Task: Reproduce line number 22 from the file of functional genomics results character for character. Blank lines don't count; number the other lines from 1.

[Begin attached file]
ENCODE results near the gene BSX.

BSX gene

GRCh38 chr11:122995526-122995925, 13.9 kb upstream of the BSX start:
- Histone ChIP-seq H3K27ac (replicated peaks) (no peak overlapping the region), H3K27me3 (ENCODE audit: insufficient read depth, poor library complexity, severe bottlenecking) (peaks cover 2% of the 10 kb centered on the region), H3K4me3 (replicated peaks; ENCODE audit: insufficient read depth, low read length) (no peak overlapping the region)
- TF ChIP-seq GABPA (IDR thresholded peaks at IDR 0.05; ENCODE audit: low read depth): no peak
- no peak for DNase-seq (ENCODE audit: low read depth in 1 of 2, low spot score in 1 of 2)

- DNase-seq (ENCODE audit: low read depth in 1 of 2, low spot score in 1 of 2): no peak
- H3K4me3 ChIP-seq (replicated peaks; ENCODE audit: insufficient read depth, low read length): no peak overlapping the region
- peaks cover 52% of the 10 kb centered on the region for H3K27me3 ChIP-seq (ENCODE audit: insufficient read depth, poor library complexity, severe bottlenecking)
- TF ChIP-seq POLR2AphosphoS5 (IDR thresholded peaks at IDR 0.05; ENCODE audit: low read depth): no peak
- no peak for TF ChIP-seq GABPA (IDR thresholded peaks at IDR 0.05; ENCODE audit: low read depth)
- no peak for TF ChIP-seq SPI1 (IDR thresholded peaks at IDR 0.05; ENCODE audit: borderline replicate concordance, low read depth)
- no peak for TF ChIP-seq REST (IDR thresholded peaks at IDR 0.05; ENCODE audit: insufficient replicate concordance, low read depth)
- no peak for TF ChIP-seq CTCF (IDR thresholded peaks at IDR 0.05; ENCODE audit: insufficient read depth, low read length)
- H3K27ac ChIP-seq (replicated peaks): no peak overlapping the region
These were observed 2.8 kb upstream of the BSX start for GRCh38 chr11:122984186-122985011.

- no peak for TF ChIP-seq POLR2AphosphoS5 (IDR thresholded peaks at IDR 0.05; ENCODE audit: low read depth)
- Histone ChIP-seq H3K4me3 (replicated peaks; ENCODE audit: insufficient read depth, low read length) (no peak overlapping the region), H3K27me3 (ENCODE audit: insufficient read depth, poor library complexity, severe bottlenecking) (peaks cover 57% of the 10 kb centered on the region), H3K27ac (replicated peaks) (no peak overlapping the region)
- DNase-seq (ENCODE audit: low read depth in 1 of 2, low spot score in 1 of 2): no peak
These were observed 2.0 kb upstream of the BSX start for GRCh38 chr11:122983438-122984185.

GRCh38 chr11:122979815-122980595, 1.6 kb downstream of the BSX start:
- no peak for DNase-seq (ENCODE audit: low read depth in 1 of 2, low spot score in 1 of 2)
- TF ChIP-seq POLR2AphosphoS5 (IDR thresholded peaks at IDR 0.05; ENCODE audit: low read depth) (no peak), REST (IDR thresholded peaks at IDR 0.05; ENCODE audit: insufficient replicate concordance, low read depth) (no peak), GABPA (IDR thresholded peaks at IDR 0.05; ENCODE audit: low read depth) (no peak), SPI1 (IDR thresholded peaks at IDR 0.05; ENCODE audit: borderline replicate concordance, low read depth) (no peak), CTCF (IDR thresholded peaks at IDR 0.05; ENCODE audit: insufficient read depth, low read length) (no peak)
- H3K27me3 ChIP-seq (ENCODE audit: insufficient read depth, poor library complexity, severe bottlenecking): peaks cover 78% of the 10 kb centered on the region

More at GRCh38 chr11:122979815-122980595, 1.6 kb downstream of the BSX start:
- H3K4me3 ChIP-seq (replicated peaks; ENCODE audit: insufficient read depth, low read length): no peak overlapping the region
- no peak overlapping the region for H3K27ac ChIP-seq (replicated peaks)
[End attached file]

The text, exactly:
- no peak for DNase-seq (ENCODE audit: low read depth in 1 of 2, low spot score in 1 of 2)